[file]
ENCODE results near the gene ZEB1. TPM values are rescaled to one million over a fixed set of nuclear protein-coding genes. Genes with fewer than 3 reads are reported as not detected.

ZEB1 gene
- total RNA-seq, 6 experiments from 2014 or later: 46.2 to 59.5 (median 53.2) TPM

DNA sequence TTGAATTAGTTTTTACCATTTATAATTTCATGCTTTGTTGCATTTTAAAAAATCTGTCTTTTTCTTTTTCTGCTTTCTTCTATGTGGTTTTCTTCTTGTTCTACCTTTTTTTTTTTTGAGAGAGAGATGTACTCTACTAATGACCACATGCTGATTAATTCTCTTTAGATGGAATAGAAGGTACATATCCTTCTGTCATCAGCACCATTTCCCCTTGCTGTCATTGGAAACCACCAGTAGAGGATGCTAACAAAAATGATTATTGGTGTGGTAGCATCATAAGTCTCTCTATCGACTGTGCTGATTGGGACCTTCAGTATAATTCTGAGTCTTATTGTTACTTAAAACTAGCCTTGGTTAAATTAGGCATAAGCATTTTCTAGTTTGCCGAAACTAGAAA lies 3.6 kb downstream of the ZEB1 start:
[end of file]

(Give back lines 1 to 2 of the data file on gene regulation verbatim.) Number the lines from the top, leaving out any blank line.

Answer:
ENCODE results near the gene ZEB1. TPM values are rescaled to one million over a fixed set of nuclear protein-coding genes. Genes with fewer than 3 reads are reported as not detected.

ZEB1 gene